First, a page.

Friday, October 23, 2015

Welcomed into the Kid Lit Community with Open Arms by Christina Fecher

Maybe I’m just cynical, fueled by a career as an inquisitive journalist. Or perhaps it’s just because the writing industry overall – newspapers, magazines, books, you name it – is incredibly competitive.

Regardless of the reason, I’m completely amazed – and admittedly a little overwhelmed – at just how welcome the kid lit community has made me feel so far.

I guess I really shouldn’t be too surprised. I mean, we are a group of individuals striving to inspire, encourage, educate and entertain children. Not to mention foster an early appreciation for reading.

But still …

As a newcomer to the community, I’m so appreciative of how much I’ve been helped by people I’ve only just met at the SCBWI-MI Fall Conference!

My experiences have helped me believe that maybe, just maybe, I can make it as a children’s book author after all. To name a few:

The Michigan Chapter of the Society of Children’s Book Writers and Illustrators is a great resource that I recommend others check out. There’s a mentorship program, webinars and free monthly meet ups to help you further develop your writing. They also have a blog, The Mitten, that I’ve submitted posts to on occasion. They encouraged members to submit a post, so I reached out to Kristin Lenz and her response was both quick and encouraging. That right there spoke volumes because it made me feel as though what I had to say was relevant. It was great meeting her in person earlier this month.

Every writer needs an editor, and I’m so lucky I found Louise Knott Ahern, a former journalist like myself. Maybe found isn’t the correct term since we’ve been Facebook friends for years but have never actually met. Anyway, she took on my manuscript project and helped embolden my voice. Louise smoothed areas in need of TLC, but also highlighted my strengths. She truly made it better, made me stronger. But it was more than that … her feedback built my confidence, declaring me “well-suited to writing children’s books.” And since then, she’s passed along tips and tidbits to help get me noticed.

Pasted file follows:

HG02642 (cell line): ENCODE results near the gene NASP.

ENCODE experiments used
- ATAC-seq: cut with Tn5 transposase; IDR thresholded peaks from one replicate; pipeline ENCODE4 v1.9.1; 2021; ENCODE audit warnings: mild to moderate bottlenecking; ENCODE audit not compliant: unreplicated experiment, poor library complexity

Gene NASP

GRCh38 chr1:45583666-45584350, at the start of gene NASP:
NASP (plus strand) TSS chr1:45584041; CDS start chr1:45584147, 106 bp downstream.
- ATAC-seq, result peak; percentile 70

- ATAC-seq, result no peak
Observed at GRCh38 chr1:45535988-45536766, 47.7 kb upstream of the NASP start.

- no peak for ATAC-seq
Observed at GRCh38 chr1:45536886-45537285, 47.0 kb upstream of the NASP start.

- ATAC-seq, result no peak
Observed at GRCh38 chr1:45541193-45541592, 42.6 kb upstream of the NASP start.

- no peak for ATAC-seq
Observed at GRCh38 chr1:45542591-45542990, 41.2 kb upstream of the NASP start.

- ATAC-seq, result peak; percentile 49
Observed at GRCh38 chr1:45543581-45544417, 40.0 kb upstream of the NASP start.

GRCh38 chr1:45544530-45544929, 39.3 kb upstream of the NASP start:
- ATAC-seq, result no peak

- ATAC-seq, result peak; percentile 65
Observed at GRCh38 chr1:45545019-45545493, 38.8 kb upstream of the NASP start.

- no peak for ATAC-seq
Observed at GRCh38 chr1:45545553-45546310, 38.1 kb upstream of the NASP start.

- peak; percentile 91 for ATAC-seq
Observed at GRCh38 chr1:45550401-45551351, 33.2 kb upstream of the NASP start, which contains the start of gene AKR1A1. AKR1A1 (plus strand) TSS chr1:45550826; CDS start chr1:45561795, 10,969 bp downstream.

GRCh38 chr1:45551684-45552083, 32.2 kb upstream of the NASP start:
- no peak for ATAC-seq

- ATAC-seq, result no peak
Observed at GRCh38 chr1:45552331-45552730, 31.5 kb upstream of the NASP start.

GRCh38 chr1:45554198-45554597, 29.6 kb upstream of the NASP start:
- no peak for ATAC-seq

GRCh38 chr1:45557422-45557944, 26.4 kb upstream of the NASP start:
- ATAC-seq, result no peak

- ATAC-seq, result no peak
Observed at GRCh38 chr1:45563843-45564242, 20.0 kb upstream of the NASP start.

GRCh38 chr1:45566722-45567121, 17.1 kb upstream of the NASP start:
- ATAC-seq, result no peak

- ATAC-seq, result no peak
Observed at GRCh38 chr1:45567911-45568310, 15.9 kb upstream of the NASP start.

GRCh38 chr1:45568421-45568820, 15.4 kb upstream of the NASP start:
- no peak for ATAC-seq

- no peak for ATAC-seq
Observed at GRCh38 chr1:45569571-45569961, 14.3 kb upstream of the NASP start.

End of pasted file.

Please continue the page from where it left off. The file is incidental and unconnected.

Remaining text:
Christina with Deborah Diesen at the fall conference.
If you have young children, then you’ve certainly read The Pout Pout Fish by Deborah Diesen time and again. In fact, it’s a favorite in our household! Well, after much consideration, I decided to reach out and email Ms. Diesen to introduce myself earlier this summer before the SCBWI-MI Fall Conference. I had never emailed a New York Times Best Selling Author before, and the interaction was nothing like I expected. First and foremost, I never even expected a response. Let alone a same-day response congratulating me on my leap into the children’s picture book world and offering insight into her publishing journey. After a few emails – and the opportunity to meet her in person at the conference – I’m definitely taking her advice to heart.

I’ve only scratched the surface into the encouragement and kindness within the kid lit community, but I already feel a confidence that I didn’t have 6 months ago. And I sincerely thank those who’ve given me a moment to say hello. It’s these simple acts of kindness that set this genre apart.

So I think I’ll go ahead and stow my skepticism, because you’ve all proven I don’t need it anymore!

Christina Fecher is a former reporter at The Detroit News, who now handles corporate communications and public relations in West Michigan where she lives with her husband and their two children. She’s a member of the Society of Children’s Book Writers and Illustrators.

Coming up on the Mitten blog: Adding Mystery to Your Writing, Planning a Critique Group Retreat, more Kiddie Litter cartoons, and another Member Spotlight. See you next Friday!


  1. This post warms my heart on a cold UP day. So happy that you've found a welcoming and supportive community with SCBWI-MI, Christina.

    1. Thank you so much, Carrie! I love the community, and can't wait to learn more and get better acquainted with everyone!

  2. I think this post will resonate with many of us: joining SCBWI was one of the best things I did as a writer--not only did I meet many wonderful, encouraging writers but it also gave me the encouragement to keep moving forward despite rejections. Even though I rarely make it to events/conferences, I still read all the materials/blogs and consider SCBWI (both national and Michigan) to be an excellent resource.

  3. I love the children's literature community and especially SCBWI. They share resources freely. They celebrate and commiserate my ups and downs. They are my tribe, my group, my peers, and I would never want to go back to my old life of writing and illustrating without them.

    1. I just joined an online critique group, and look forward to growing with my peers!